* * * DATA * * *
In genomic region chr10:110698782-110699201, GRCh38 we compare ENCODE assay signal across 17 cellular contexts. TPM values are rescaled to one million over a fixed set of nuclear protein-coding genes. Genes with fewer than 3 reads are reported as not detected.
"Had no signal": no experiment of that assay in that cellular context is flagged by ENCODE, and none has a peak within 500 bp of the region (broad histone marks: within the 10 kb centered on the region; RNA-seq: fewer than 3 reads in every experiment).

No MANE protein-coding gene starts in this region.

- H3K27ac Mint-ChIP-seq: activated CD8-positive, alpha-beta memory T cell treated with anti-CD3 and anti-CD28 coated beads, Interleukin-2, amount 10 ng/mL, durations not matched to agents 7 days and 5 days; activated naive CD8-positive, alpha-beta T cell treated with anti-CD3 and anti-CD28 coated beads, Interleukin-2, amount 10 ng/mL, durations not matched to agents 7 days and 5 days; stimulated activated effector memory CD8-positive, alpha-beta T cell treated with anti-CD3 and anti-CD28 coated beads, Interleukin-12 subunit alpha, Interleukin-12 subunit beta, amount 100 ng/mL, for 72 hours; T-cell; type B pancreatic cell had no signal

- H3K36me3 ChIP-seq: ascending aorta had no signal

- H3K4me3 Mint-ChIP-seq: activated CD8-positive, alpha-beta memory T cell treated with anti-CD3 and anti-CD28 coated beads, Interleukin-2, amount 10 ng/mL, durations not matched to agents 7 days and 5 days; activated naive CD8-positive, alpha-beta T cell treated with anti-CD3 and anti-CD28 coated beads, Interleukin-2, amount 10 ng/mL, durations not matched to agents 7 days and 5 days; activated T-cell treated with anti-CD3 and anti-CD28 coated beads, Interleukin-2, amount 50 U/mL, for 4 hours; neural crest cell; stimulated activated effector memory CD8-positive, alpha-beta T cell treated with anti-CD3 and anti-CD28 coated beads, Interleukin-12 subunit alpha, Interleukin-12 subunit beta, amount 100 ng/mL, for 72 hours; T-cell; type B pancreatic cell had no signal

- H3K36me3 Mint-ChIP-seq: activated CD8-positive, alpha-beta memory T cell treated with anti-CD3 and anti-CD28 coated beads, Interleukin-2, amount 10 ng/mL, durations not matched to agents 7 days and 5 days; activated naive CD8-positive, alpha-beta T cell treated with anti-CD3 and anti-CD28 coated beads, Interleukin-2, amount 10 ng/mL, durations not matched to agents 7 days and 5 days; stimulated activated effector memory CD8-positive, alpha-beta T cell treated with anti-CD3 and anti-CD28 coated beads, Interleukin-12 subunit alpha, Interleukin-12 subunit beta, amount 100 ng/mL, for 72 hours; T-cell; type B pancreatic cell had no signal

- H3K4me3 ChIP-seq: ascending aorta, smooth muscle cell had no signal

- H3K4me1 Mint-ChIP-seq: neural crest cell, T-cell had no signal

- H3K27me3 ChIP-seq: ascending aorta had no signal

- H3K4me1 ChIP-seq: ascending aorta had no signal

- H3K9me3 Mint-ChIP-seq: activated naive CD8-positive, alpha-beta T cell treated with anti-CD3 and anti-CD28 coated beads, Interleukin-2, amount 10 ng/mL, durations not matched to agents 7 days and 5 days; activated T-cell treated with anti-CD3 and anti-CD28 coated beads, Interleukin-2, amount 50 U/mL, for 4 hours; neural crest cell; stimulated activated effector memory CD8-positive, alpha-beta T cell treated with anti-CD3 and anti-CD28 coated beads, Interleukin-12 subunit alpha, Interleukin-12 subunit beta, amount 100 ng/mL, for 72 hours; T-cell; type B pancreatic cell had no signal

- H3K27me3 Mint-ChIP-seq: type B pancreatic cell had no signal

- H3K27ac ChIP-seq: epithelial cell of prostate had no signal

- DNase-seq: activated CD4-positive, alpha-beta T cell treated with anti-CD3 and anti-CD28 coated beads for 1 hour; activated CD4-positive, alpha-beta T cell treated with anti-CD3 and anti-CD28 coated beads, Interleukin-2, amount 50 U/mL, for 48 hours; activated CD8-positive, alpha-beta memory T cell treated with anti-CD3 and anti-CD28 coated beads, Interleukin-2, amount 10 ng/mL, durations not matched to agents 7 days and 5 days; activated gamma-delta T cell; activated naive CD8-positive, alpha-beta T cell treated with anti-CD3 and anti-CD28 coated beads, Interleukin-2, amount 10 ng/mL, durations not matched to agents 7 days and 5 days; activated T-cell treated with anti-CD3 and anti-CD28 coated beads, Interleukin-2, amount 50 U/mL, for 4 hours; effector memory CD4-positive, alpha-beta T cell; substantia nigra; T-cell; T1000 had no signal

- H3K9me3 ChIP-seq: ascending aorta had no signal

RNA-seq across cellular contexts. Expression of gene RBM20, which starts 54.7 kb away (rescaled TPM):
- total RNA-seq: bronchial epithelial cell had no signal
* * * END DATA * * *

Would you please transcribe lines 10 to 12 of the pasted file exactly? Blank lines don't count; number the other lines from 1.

- H3K27me3 ChIP-seq: ascending aorta had no signal

- H3K4me1 ChIP-seq: ascending aorta had no signal

- H3K9me3 Mint-ChIP-seq: activated naive CD8-positive, alpha-beta T cell treated with anti-CD3 and anti-CD28 coated beads, Interleukin-2, amount 10 ng/mL, durations not matched to agents 7 days and 5 days; activated T-cell treated with anti-CD3 and anti-CD28 coated beads, Interleukin-2, amount 50 U/mL, for 4 hours; neural crest cell; stimulated activated effector memory CD8-positive, alpha-beta T cell treated with anti-CD3 and anti-CD28 coated beads, Interleukin-12 subunit alpha, Interleukin-12 subunit beta, amount 100 ng/mL, for 72 hours; T-cell; type B pancreatic cell had no signal